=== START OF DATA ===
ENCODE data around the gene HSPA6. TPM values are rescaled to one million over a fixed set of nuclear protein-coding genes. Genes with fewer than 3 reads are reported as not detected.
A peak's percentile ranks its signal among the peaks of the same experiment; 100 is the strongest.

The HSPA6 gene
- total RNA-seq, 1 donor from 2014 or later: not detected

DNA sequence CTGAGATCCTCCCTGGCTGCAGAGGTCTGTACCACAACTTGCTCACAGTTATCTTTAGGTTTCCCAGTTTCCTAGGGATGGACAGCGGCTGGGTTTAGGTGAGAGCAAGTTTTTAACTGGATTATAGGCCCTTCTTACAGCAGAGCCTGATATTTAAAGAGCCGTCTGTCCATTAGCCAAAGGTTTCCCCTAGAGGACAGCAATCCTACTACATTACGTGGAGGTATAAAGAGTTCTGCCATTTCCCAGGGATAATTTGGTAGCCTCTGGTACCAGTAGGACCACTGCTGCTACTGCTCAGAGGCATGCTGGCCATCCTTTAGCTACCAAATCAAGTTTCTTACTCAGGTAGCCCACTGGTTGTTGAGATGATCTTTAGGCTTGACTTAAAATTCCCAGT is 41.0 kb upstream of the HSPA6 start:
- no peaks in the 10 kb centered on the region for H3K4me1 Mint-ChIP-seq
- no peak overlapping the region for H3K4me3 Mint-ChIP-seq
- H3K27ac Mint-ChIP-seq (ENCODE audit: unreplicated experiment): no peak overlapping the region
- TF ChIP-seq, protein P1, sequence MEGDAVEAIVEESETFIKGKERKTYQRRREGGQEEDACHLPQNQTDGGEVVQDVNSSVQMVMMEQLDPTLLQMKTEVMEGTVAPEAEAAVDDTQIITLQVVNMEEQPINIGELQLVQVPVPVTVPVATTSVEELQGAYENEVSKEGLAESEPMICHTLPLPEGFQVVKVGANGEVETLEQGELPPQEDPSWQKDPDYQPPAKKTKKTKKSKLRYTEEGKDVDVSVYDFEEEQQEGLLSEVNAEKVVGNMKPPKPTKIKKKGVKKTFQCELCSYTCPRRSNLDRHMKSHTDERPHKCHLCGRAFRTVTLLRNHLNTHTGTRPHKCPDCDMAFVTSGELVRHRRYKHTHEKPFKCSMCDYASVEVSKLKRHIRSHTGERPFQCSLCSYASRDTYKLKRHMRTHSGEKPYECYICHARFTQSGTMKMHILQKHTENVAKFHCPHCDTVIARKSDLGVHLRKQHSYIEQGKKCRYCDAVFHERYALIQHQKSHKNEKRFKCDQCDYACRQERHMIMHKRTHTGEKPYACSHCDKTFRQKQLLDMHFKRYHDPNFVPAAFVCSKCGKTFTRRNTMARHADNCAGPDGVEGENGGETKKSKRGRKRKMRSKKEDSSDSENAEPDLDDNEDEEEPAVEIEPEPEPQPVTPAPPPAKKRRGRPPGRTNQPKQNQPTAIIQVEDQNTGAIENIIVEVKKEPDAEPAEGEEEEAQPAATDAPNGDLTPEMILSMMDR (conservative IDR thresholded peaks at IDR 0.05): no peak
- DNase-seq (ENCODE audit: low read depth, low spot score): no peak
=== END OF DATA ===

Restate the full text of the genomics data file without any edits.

ENCODE data around the gene HSPA6. TPM values are rescaled to one million over a fixed set of nuclear protein-coding genes. Genes with fewer than 3 reads are reported as not detected.
A peak's percentile ranks its signal among the peaks of the same experiment; 100 is the strongest.

The HSPA6 gene
- total RNA-seq, 1 donor from 2014 or later: not detected

DNA sequence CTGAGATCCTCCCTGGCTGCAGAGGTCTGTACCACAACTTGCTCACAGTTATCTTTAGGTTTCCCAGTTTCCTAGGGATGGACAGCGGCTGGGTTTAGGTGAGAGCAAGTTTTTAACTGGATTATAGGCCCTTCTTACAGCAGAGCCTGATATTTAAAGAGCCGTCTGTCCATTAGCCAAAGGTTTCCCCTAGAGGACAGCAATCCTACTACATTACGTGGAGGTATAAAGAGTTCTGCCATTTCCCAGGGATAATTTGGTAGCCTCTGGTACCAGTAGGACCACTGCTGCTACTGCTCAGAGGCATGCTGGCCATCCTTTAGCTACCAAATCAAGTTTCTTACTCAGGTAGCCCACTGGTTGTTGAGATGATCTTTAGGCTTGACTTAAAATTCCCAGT is 41.0 kb upstream of the HSPA6 start:
- no peaks in the 10 kb centered on the region for H3K4me1 Mint-ChIP-seq
- no peak overlapping the region for H3K4me3 Mint-ChIP-seq
- H3K27ac Mint-ChIP-seq (ENCODE audit: unreplicated experiment): no peak overlapping the region
- TF ChIP-seq, protein P1, sequence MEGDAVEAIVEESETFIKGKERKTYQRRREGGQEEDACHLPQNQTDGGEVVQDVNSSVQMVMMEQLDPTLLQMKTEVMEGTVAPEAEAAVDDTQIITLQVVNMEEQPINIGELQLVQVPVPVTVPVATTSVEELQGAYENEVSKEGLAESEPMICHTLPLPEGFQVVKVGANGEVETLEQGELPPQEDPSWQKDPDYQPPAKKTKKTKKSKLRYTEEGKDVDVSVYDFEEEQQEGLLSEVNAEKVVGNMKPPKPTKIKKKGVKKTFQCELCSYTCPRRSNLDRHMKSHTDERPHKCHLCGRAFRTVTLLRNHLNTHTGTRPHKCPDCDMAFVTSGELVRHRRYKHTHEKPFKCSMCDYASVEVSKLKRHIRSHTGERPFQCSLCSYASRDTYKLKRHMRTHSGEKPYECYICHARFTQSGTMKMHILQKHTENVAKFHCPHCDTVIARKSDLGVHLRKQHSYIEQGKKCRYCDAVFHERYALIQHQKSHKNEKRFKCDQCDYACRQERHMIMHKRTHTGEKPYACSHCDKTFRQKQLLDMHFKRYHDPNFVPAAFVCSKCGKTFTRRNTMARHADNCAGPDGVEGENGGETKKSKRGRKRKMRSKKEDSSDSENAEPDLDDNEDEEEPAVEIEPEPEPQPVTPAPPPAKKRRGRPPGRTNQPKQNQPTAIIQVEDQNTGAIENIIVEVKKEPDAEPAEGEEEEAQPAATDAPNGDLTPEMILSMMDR (conservative IDR thresholded peaks at IDR 0.05): no peak
- DNase-seq (ENCODE audit: low read depth, low spot score): no peak